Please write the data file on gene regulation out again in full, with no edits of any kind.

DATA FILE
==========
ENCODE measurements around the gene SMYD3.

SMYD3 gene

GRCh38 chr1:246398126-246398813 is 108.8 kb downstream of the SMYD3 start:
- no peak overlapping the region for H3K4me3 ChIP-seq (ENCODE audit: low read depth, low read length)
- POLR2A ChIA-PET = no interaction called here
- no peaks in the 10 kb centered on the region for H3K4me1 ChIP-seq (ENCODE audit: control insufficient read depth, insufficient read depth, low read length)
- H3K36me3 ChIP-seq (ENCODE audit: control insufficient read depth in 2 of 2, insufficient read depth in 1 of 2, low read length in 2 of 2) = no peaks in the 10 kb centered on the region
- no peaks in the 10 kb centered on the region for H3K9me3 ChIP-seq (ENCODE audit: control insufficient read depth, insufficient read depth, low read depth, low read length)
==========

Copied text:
ENCODE measurements around the gene SMYD3.

SMYD3 gene

GRCh38 chr1:246398126-246398813 is 108.8 kb downstream of the SMYD3 start:
- no peak overlapping the region for H3K4me3 ChIP-seq (ENCODE audit: low read depth, low read length)
- POLR2A ChIA-PET = no interaction called here
- no peaks in the 10 kb centered on the region for H3K4me1 ChIP-seq (ENCODE audit: control insufficient read depth, insufficient read depth, low read length)
- H3K36me3 ChIP-seq (ENCODE audit: control insufficient read depth in 2 of 2, insufficient read depth in 1 of 2, low read length in 2 of 2) = no peaks in the 10 kb centered on the region
- no peaks in the 10 kb centered on the region for H3K9me3 ChIP-seq (ENCODE audit: control insufficient read depth, insufficient read depth, low read depth, low read length)